The night before one of them becomes the Labour Party leader, More 4’s tongue in cheek docu-drama, “Miliband of Brothers” didn’t do either of them any favours, but was an entertaining and illuminating watch. Yes, they were both portrayed as the nerdy middle-class sons of a comfortably off, radical professor who quailed when faced with real rebellion. Yes, it was entertaining to watch the clashes between their well-meaning, utterly divorced socialism and the real world of conflict (there’s not a lot of conflict going on in the left-wing parlours of North London and the glorious isolation of Oxford colleges after all). In terms of character, I suspect the programme makers rather favoured Ed Miliband over his even nerdier brother, giving him a more entertainingly subversive personality with a slightly stronger relationship to planet Earth than that enjoyed by his brother. David’s inability to party or act like “a normal teenager” was played up for a bit of cheap humour, but partying is over-rated and what is a “normal teenager” anyway? Heaven help us if such a boringly homogenous species ever does emerge.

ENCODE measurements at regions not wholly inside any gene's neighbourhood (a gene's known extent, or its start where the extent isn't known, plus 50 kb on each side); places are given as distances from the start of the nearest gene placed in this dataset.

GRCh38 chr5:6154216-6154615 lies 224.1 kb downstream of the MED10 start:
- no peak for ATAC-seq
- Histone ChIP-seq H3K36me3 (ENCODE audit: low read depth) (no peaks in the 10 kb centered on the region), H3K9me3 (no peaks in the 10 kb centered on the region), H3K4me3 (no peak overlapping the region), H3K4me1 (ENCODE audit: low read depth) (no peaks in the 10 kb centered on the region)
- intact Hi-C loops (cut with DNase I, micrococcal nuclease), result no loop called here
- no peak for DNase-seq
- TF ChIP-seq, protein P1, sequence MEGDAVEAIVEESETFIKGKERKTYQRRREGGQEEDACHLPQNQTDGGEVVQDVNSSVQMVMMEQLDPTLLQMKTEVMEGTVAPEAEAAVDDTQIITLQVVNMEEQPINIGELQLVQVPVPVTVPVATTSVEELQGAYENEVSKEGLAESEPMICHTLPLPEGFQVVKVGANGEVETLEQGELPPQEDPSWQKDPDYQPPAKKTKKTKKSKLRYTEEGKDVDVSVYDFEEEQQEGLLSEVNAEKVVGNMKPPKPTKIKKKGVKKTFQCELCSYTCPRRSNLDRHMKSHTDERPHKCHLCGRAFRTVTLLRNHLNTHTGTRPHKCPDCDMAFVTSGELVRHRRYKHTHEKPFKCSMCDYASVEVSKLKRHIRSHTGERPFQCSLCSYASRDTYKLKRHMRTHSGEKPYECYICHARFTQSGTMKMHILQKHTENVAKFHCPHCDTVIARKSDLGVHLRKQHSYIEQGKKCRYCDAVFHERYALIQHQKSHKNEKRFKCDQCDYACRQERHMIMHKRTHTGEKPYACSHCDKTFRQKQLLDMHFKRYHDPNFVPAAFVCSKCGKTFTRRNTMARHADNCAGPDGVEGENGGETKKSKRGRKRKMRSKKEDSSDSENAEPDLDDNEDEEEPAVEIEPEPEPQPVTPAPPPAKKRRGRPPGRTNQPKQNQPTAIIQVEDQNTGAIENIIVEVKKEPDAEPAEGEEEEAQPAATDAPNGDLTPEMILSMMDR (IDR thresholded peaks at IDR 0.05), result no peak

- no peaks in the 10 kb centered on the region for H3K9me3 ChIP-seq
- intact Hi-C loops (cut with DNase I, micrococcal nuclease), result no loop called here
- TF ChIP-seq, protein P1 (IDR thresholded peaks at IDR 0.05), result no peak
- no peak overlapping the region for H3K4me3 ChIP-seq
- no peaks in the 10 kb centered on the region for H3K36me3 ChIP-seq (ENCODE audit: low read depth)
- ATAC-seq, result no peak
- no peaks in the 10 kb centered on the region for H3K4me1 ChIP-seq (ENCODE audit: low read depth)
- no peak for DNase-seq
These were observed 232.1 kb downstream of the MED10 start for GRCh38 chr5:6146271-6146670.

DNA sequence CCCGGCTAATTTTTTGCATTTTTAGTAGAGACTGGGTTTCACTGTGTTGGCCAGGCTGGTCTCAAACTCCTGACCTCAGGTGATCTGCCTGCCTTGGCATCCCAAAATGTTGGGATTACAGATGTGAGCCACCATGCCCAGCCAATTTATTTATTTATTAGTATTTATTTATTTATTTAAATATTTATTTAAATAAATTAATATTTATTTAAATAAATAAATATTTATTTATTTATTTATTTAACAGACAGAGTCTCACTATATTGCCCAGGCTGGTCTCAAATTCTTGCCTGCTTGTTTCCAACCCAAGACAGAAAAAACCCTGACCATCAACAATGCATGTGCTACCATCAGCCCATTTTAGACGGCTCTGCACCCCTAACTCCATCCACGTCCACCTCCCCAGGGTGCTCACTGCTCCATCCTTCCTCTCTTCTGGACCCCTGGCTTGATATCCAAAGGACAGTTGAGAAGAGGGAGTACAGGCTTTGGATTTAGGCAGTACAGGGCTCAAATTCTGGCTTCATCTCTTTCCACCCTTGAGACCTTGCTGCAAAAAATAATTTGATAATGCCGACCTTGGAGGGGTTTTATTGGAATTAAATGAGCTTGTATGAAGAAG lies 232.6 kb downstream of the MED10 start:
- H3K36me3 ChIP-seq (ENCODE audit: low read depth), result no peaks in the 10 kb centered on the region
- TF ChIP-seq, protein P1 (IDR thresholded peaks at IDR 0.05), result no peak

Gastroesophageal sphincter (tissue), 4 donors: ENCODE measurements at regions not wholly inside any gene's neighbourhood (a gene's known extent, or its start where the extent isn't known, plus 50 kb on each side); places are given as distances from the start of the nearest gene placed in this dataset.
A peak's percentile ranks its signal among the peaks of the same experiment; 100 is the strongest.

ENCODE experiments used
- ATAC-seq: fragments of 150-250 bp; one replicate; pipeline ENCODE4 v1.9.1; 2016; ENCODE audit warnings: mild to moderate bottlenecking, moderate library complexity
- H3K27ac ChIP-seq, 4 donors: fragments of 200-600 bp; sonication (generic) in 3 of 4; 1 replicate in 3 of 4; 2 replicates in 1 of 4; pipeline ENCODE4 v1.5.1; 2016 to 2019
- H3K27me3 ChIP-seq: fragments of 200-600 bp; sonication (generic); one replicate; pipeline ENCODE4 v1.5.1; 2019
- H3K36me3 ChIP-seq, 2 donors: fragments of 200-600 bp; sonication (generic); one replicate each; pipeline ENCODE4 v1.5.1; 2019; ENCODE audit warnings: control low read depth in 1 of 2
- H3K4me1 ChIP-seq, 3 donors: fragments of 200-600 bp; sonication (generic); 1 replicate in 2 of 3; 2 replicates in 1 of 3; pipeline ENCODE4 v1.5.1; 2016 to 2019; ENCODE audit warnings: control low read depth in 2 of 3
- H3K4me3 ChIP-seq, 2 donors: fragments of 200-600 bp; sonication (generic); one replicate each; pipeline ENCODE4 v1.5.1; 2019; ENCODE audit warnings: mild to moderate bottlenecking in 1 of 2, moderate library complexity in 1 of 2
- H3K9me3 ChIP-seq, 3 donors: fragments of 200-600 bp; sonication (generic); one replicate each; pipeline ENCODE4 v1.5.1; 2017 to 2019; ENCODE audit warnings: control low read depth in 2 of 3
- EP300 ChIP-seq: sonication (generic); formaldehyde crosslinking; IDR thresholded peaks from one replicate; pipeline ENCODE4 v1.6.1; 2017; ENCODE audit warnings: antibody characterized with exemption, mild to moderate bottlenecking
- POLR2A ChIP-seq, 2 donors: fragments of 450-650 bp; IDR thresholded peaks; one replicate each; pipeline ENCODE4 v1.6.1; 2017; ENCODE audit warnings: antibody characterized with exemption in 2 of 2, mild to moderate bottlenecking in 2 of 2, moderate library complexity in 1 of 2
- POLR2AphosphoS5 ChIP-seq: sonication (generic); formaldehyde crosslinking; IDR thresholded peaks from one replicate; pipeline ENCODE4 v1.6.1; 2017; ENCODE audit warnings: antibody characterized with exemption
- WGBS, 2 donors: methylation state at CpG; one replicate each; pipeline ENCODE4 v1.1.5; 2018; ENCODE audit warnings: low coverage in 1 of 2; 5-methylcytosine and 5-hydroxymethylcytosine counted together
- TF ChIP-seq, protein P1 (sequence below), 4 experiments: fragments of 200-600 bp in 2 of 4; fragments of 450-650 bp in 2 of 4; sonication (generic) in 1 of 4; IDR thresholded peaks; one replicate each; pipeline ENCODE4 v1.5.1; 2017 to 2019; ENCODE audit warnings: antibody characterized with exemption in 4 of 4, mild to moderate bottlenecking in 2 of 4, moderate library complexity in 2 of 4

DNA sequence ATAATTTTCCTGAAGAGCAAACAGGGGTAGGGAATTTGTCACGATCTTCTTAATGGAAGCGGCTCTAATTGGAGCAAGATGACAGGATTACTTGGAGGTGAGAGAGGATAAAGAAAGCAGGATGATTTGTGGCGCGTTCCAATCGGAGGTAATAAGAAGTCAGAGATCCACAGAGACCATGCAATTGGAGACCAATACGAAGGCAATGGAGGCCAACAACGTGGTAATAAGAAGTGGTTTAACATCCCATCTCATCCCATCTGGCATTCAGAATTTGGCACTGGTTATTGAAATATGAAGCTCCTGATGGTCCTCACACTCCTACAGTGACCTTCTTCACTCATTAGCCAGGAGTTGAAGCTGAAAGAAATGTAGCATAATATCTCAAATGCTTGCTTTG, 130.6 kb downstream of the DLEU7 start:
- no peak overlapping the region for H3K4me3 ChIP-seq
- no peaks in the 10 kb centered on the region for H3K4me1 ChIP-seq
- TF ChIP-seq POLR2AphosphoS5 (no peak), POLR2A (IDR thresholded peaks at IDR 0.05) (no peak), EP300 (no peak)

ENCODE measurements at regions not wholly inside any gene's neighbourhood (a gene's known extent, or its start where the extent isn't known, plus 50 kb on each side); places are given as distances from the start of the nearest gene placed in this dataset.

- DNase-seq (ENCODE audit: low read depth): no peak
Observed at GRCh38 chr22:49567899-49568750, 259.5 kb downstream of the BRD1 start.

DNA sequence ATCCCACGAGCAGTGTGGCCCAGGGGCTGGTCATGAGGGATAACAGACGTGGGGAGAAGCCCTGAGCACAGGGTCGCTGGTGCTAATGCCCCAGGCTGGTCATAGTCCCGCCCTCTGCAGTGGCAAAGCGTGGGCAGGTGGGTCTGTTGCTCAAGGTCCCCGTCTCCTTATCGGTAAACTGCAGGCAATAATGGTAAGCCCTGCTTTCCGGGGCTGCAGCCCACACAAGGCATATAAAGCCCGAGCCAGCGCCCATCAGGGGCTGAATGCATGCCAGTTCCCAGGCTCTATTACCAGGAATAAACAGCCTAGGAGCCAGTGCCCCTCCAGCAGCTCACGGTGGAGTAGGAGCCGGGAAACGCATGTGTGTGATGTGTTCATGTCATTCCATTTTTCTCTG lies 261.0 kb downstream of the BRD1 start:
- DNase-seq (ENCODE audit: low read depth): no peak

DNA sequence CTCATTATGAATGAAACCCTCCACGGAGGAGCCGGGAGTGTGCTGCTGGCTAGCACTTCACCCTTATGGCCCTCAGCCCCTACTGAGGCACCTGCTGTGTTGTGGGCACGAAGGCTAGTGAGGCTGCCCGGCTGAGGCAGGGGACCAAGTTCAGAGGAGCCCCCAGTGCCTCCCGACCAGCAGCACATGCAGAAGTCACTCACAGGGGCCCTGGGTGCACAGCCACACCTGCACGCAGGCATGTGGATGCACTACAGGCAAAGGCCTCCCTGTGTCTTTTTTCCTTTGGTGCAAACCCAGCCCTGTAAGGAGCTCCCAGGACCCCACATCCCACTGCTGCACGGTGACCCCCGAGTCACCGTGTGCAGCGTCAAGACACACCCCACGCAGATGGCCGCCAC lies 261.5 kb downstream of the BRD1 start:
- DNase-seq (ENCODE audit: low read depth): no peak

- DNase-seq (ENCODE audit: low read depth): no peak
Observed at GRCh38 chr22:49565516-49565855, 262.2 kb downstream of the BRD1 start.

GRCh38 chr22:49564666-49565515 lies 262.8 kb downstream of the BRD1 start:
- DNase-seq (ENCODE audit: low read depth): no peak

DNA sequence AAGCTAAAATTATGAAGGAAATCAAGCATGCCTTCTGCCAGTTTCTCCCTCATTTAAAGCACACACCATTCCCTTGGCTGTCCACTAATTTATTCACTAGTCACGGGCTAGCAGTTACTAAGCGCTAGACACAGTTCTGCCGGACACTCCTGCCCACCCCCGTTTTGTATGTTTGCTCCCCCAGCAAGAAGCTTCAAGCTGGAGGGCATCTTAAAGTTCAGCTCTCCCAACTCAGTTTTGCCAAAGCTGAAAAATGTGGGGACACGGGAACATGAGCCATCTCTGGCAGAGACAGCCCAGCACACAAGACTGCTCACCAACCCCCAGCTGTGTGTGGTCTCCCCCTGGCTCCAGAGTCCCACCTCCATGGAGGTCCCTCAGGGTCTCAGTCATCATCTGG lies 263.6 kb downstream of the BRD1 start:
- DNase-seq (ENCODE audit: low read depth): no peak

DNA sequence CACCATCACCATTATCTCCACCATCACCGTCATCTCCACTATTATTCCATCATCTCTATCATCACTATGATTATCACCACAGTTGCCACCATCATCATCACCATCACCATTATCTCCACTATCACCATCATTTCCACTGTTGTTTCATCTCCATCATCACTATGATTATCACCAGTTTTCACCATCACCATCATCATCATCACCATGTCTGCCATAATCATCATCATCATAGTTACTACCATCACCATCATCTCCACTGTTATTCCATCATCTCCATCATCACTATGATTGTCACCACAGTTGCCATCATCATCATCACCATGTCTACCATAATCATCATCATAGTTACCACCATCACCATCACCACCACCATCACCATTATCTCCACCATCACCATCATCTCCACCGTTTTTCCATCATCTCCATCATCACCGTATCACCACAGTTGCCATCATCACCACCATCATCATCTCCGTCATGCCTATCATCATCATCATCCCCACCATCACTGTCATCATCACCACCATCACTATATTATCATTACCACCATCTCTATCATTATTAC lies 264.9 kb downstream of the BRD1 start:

We were reminded of the real political dramas of the polarised 80s, when Margaret Thatcher radicalised the nation and Scargill, Draper, Heffer, Benn and co split the Labour Party and made it ungovernable, waging a continuous war with leader Neil Kinnock. Then along came Blair, and the Milibands’ firm commitment to his final abandonment of anything even approaching socialism. I had forgotten the genuinely fantastic sight of Kinnock, Mandelson and Prescott lip-synching along to “Things Can Only Get Better”. I hadn’t forgotten, because Andrew Rawnsley, one of the programme’s contributors, has always been around to remind us, that the Labour leadership was an utterly poisonous concoction between Blair and Brown. But out of this has arisen the Miliband v Miliband fight for leadership, and tomorrow one of these two slightly bizarre characters will be entrusted with trying to return Labour to power after a rather shorter interval in opposition than the last one. “Miliband of Brothers” may have just served to remind us how strange most of our political leaders are, whether they went to Haverstock comp or Eton. Or, possibly, one day – Sutton Grammar?!